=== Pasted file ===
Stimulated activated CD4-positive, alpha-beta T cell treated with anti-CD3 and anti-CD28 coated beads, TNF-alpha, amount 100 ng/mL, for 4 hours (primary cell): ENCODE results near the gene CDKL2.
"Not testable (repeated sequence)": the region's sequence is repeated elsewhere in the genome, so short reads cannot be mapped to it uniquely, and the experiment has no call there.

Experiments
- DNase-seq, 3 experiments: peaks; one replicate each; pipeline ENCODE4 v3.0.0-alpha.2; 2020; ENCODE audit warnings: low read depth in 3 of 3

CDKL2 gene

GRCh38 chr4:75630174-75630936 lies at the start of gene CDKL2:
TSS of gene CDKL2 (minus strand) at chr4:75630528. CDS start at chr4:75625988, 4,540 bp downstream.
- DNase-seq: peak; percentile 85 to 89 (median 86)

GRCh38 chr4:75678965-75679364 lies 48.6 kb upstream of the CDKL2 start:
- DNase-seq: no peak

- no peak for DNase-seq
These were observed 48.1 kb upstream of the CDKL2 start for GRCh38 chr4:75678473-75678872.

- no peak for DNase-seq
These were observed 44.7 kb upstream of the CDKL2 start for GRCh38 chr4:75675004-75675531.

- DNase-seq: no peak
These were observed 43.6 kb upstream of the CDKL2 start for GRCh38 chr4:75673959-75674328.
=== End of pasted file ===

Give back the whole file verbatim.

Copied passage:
Stimulated activated CD4-positive, alpha-beta T cell treated with anti-CD3 and anti-CD28 coated beads, TNF-alpha, amount 100 ng/mL, for 4 hours (primary cell): ENCODE results near the gene CDKL2.
"Not testable (repeated sequence)": the region's sequence is repeated elsewhere in the genome, so short reads cannot be mapped to it uniquely, and the experiment has no call there.

Experiments
- DNase-seq, 3 experiments: peaks; one replicate each; pipeline ENCODE4 v3.0.0-alpha.2; 2020; ENCODE audit warnings: low read depth in 3 of 3

CDKL2 gene

GRCh38 chr4:75630174-75630936 lies at the start of gene CDKL2:
TSS of gene CDKL2 (minus strand) at chr4:75630528. CDS start at chr4:75625988, 4,540 bp downstream.
- DNase-seq: peak; percentile 85 to 89 (median 86)

GRCh38 chr4:75678965-75679364 lies 48.6 kb upstream of the CDKL2 start:
- DNase-seq: no peak

- no peak for DNase-seq
These were observed 48.1 kb upstream of the CDKL2 start for GRCh38 chr4:75678473-75678872.

- no peak for DNase-seq
These were observed 44.7 kb upstream of the CDKL2 start for GRCh38 chr4:75675004-75675531.

- DNase-seq: no peak
These were observed 43.6 kb upstream of the CDKL2 start for GRCh38 chr4:75673959-75674328.